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Ladybugs are coming inside to get warm

Every winter, my house is plagued with tiny crawling beetles. I know I am not alone because I get phone calls from desperate homeowners asking me what to do about all these ladybugs in their houses. Yesterday one fell into my coffee!

Ladybugs are familiar insects in and around the home garden. Larva and adults consume hordes of aphids, scales and other soft-bodied insects, providing chemical-free control. As weather becomes cooler, ladybugs start looking for a warm place to spend the winter and sometimes become a nuisance indoors.

The ladybug that is infamous for invading homes is the multicolored Asian ladybug. This insect is not native to the United States (although we do have native ladybug species in the States). The USDA, as an attempt to naturally control soft-bodied insects, released the Asian ladybug.

The multicolored Asian ladybug is variable in appearance. Most beetles are about a quarter-inch long with yellowish, orange, beige or reddish orange forewings. There are usually ten black spots on each forewing; however, the number of spots is variable, too.

Now that winter has set in, these ladybugs start looking for a protected place to spend the winter. Suitable locations often include the sunnier or warmer sides of buildings and light-colored buildings, although many other buildings may pass as suitable. Research suggests that the beetles use chemical cues to find the crevice and may explain why the insects may return to the same site repeatedly.

Ladybugs can fit through tiny gaps or cracks in the siding or around door and window casings. Through these cracks, the beetles can get into your home. Many times, the adults will pass the winter in wall voids. Once inside a heated home, the ladybug will not live very long.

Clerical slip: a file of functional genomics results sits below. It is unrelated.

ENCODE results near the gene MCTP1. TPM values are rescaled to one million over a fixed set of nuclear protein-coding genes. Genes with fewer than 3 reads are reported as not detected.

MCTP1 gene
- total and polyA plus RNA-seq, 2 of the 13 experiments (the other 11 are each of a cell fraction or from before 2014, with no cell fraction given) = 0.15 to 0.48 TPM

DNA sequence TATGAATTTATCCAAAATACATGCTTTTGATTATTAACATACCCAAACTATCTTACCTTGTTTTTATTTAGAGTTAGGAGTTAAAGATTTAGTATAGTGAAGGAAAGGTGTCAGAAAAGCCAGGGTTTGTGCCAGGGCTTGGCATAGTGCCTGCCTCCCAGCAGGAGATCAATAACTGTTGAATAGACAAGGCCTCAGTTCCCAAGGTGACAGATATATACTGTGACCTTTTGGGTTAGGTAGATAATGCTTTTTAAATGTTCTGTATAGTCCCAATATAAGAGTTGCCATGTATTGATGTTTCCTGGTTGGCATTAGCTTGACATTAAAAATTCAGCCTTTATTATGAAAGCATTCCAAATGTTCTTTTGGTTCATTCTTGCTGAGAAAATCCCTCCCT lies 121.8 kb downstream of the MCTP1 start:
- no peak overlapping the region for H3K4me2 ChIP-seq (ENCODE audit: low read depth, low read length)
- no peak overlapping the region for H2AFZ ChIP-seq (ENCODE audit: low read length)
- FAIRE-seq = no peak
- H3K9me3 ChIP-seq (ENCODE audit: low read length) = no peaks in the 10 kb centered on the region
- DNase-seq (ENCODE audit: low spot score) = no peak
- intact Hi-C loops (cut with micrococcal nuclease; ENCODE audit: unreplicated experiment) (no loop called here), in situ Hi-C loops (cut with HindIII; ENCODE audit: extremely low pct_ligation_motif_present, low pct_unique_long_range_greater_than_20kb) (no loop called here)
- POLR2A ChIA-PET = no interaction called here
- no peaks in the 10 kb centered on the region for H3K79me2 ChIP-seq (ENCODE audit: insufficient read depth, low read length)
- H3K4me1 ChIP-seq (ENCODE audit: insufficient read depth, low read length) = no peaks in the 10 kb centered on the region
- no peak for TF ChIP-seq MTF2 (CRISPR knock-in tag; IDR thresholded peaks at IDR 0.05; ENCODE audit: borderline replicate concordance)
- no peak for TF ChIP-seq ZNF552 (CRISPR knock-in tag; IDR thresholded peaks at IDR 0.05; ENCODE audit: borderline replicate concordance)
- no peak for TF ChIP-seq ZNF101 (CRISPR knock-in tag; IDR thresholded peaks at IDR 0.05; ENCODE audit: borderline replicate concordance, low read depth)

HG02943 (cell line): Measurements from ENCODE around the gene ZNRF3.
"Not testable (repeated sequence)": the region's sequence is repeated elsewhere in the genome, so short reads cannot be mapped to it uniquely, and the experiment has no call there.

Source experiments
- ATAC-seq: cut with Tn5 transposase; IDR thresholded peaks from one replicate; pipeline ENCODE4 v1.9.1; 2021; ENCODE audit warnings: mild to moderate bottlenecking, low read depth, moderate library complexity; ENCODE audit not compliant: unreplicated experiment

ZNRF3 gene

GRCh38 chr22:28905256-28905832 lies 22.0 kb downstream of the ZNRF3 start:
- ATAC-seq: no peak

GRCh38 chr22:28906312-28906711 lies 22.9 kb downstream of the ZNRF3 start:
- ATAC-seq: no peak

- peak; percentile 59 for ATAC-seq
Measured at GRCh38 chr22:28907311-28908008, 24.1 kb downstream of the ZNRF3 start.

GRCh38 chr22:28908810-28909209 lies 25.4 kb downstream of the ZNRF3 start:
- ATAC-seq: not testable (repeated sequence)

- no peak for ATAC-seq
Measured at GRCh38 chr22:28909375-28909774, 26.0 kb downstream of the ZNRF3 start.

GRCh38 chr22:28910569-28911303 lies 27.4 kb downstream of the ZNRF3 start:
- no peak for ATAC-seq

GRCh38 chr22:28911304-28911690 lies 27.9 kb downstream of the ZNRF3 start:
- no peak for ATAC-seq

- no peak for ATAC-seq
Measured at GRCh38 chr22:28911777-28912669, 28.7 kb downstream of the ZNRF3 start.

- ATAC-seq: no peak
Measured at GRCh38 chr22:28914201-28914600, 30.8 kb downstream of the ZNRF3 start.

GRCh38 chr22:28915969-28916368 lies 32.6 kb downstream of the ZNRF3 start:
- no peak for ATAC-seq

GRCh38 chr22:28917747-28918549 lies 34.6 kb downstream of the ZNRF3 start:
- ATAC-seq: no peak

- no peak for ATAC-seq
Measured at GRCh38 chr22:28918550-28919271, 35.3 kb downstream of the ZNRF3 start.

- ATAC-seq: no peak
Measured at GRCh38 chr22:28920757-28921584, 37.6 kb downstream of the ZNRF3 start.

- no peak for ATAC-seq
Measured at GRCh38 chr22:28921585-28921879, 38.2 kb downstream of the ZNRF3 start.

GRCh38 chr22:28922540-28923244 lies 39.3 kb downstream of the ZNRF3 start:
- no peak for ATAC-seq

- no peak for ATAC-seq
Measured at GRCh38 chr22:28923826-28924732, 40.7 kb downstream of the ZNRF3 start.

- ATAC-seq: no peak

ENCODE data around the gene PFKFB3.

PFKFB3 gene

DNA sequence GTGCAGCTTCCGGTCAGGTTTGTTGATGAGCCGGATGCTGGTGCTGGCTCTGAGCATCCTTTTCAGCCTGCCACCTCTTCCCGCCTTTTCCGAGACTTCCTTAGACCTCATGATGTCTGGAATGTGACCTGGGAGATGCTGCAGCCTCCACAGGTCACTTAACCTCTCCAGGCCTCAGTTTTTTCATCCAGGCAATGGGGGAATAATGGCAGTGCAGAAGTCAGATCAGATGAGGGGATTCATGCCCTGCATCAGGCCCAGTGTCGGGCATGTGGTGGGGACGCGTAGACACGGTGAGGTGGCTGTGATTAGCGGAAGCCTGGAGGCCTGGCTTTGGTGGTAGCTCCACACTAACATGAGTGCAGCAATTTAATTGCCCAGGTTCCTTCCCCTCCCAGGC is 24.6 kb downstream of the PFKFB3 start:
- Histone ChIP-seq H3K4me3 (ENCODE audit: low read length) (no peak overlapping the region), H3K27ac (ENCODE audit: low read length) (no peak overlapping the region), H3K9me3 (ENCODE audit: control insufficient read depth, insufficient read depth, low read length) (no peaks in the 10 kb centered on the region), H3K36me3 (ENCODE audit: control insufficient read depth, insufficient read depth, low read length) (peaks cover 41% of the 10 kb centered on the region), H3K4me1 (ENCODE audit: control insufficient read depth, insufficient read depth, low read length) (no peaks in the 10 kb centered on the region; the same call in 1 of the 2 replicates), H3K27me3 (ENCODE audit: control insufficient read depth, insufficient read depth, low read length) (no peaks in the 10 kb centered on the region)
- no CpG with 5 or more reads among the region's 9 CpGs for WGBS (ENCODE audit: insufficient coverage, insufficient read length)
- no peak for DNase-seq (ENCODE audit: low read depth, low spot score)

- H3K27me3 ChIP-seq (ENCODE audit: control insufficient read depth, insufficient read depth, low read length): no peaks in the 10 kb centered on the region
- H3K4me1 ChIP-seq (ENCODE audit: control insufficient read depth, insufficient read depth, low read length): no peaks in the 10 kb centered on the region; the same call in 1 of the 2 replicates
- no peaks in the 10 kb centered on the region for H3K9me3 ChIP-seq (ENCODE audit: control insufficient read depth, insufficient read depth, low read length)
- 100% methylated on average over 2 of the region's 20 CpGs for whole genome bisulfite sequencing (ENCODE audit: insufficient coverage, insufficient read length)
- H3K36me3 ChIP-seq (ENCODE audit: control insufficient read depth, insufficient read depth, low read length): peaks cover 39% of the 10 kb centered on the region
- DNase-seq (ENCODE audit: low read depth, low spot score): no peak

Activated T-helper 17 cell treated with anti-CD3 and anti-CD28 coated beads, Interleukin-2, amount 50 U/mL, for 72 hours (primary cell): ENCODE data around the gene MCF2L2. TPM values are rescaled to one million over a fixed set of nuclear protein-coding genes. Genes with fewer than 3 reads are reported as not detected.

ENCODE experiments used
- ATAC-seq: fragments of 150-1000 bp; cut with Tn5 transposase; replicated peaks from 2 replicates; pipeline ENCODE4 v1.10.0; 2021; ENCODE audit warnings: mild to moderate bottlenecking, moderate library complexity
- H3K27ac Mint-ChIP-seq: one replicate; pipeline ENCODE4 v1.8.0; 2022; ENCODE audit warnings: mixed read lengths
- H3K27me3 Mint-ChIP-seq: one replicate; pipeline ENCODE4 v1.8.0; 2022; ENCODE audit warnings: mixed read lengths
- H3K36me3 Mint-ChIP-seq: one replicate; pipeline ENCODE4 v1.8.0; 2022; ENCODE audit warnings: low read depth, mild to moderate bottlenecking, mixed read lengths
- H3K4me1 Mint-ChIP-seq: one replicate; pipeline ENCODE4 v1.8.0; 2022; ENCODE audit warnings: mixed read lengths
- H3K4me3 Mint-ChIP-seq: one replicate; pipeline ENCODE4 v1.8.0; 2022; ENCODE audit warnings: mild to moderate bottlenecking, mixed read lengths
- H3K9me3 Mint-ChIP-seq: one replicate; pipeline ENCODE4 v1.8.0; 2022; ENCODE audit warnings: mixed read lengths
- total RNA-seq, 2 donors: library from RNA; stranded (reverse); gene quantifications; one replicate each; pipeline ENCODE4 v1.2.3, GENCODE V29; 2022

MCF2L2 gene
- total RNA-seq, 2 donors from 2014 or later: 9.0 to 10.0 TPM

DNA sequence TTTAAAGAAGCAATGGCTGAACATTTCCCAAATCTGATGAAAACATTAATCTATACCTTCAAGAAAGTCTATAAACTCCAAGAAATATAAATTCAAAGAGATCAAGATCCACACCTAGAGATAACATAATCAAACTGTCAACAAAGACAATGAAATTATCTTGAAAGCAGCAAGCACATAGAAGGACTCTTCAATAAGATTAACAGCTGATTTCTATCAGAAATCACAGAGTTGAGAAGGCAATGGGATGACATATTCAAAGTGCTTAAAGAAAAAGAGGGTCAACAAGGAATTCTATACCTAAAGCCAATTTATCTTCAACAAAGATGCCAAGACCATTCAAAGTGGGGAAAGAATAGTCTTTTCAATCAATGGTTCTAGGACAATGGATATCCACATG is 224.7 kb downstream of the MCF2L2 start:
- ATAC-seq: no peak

These beetles will not damage the structure of your home nor will they chew holes in walls or fabric. Primarily the Asian ladybug is a nuisance, but they may release a smelly, yellow liquid if agitated or smashed. This liquid can stain fabric and painted surfaces.

Pesticides are not very useful in fighting a ladybug invasion. Repeatedly spraying pesticides indoors is not safe for humans or pets and may not control the problem.

Exclusion is the best long-term approach to controlling ladybugs in the home. Make sure there are no gaps around the door. Install weather-stripping and seal utility openings. Caulk around windows and doors.

Inside the home, vacuuming can be an effective way to clean up the mess of insects. Insert a women’s knee-high stocking into the extension hose and secure with a rubber band. The stocking will collect the beetles and provide for easy disposal. If you do not use a stocking, you will need to empty the bag soon after vacuuming because the bag will begin to smell. Sometimes my vacuum takes up permanent residence in my kitchen to suck up the lady bugs.

Once you have vacuumed the beetles, you can choose to release the live beetles outside (they may find their way back in your house), freeze the beetles to kill them, or keep them in the refrigerator to release in the spring (many will die in the refrigerator).

For more information about ladybugs, multicolored Asian lady beetles or other horticultural topics, contact the Rowan County Extension Center at 704-216-8970 or on the web at rowan.ces.ncsu.edu.

 

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